“This answer hits the nail on the head. We are so captivated by and entangled in our subjective consciousness that we have forgotten the age-old fact that God speaks chiefly through dreams and visions. The Buddhist discards the world of unconscious fantasies as useless illusions; the Christian puts his Church and his Bible between himself and his unconscious; and the rational intellectual does not yet know that his consciousness is not his total psyche.” ~Carl Gustav Jung

Some philosophers have promoted the notion that it is impossible for human beings to invent new sins. Any “new” sin that may seem shocking to us is a sin that was likely practiced in ancient civilizations that have gone before us. In order for a nation or civilization to be strong, families must be strong. When families die, civilizations die along with them.

Looking back through history, one of the first great civilizations to collapse was in Mesopotamia. At its height of the Mesopotamian culture, Babylon was its strongest; the empire was known for strong morals and strong families, as reflected in the Code of Hammurabi, which dates to 1772 BC. As the centuries passed, family bonds and values began to collapse, and finally, Babylon became infamous due to its sexual orgies and gay relationships. The Roman Republic and Empire also passed through a similar phase, starting as a strong pro-family civilization, and ending up as an empire of decadent sexual orgies that celebrated openly its gay emperors like Caligula and Nero. The Roman Republic lay eroded and dying, its eventually cause being there weren’t enough people of character in power to sustain it.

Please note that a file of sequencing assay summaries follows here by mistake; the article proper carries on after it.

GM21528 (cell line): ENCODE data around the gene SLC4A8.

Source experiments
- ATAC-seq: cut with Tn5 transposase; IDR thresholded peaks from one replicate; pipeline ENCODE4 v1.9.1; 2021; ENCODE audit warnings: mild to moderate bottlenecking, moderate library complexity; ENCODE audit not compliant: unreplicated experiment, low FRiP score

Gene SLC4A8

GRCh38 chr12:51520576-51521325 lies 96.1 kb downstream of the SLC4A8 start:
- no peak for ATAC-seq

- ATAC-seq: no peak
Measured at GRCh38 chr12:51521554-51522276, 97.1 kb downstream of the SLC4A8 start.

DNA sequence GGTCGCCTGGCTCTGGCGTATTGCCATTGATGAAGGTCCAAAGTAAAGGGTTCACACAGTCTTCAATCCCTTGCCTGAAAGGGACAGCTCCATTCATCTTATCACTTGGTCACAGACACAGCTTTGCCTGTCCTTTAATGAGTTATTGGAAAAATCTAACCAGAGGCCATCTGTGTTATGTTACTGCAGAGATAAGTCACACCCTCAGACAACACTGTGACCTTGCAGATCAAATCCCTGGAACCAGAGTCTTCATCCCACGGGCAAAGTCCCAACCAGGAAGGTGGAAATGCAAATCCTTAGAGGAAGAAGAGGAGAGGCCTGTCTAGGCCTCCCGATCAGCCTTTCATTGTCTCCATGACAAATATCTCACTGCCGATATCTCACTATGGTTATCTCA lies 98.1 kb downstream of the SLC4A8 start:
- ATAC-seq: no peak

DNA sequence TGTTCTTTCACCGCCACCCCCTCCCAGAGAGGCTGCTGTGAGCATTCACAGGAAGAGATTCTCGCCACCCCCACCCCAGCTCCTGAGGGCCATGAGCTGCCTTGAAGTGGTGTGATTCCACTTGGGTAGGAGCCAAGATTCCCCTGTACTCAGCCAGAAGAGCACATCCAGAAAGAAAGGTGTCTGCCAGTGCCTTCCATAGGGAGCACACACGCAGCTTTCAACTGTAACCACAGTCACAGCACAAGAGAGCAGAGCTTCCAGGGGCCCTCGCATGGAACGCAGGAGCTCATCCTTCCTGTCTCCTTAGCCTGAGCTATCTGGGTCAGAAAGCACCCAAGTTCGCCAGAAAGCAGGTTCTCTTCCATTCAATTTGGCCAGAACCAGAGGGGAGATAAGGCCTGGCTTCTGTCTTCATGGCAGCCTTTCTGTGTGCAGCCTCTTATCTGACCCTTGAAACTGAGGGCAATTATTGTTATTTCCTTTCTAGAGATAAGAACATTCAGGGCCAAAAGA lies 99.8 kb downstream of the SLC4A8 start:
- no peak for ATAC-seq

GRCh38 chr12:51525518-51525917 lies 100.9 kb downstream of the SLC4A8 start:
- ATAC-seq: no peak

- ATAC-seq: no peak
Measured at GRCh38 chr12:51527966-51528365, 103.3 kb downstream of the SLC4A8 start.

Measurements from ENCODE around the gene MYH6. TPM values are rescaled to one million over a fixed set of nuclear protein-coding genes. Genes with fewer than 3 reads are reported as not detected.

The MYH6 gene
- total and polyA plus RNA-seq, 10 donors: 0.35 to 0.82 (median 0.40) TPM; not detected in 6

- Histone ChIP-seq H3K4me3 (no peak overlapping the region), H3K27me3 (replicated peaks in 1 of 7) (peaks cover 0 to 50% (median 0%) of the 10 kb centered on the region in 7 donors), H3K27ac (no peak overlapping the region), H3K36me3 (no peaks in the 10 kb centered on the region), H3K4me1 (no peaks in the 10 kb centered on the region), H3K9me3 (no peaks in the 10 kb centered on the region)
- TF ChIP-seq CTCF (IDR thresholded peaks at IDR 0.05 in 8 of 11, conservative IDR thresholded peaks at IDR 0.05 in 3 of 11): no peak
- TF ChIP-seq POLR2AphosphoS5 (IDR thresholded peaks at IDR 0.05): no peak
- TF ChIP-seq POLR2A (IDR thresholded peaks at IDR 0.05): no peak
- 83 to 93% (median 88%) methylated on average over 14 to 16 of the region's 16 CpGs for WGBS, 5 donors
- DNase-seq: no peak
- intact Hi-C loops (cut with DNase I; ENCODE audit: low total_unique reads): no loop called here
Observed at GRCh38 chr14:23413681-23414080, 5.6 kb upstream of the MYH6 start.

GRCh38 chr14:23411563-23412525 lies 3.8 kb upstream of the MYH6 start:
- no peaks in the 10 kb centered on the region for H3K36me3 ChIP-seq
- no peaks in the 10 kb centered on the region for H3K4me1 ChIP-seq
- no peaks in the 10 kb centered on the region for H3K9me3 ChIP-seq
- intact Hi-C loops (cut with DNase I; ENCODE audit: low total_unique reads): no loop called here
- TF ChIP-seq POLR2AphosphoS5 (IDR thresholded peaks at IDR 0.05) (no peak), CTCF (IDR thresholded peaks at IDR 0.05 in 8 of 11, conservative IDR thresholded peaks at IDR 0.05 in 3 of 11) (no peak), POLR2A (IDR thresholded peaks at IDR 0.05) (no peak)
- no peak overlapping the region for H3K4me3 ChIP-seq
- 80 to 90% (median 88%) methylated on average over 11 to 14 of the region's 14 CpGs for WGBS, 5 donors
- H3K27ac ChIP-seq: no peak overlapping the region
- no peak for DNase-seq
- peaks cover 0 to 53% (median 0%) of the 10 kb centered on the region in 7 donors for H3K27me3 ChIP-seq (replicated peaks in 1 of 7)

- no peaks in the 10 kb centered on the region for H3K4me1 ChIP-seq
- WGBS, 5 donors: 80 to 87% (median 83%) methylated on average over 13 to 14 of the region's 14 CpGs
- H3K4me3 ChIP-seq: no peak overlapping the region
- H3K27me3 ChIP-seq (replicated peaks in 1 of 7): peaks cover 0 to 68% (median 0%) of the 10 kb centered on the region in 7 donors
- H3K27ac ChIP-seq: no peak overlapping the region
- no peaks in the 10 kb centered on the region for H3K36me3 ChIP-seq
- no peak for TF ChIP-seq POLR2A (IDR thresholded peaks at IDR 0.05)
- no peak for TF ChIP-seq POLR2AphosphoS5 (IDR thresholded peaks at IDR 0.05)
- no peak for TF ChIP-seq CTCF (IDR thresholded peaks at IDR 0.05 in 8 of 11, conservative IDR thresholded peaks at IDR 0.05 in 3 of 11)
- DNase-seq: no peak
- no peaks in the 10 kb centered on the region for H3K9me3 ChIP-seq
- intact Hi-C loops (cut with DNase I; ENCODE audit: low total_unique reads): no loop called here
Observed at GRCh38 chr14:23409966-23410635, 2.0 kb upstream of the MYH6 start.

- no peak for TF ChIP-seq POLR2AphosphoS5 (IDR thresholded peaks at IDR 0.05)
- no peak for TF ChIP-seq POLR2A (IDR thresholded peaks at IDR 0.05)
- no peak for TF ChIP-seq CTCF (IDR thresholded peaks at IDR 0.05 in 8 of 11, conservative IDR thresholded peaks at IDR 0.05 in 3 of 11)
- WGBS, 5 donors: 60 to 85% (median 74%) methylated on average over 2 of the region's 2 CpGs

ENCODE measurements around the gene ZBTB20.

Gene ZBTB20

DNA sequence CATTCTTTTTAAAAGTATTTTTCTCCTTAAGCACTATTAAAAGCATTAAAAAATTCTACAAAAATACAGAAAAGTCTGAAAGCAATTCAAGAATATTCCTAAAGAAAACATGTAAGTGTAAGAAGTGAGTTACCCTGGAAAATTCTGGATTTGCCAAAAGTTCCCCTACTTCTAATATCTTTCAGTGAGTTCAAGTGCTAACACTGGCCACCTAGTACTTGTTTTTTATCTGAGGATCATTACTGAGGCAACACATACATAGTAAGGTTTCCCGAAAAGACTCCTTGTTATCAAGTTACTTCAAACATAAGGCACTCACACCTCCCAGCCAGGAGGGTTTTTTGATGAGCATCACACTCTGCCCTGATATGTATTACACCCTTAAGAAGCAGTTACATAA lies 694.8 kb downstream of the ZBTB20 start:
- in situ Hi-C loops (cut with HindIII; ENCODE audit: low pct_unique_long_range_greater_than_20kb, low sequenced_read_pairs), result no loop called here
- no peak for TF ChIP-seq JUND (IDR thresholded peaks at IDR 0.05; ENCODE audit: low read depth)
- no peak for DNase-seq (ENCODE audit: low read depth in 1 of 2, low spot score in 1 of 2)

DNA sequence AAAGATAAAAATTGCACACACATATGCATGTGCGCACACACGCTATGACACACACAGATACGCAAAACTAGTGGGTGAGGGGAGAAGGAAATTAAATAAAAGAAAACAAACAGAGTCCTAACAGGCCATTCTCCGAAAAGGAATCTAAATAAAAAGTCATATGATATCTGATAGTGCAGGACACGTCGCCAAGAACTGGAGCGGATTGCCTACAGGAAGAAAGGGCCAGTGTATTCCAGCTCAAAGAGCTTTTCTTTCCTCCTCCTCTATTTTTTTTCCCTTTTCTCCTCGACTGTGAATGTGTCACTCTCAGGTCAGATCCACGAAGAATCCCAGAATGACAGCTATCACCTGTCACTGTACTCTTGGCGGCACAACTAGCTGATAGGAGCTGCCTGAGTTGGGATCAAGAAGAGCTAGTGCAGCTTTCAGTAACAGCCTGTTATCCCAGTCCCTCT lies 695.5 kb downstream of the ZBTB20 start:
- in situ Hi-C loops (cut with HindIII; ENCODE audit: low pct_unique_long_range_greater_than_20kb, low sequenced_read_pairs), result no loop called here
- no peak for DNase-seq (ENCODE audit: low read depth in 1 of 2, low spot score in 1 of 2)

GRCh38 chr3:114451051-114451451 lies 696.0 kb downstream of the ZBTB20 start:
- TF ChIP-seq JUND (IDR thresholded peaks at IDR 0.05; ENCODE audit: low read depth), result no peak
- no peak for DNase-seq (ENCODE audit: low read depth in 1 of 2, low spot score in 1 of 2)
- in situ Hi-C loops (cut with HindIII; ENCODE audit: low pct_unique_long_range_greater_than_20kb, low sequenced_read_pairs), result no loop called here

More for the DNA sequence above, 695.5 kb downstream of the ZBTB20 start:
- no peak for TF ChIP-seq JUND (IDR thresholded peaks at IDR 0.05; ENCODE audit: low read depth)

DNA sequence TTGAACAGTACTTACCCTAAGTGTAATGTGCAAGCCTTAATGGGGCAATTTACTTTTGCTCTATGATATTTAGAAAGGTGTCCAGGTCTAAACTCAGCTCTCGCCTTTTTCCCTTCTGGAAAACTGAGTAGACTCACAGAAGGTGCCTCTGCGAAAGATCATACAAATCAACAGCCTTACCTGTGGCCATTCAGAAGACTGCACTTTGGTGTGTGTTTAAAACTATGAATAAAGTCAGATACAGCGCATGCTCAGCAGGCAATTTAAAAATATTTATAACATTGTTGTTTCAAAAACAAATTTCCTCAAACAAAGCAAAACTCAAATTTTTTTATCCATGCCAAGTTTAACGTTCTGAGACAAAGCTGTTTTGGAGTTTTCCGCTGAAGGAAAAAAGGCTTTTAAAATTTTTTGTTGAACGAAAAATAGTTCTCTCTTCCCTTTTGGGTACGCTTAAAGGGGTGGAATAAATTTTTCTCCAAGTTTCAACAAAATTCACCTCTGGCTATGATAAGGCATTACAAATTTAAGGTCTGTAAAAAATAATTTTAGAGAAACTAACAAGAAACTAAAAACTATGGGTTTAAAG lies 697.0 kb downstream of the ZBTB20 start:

Marcus Tullius Ciceros statement made over two millennia ago, also sounds an alarm.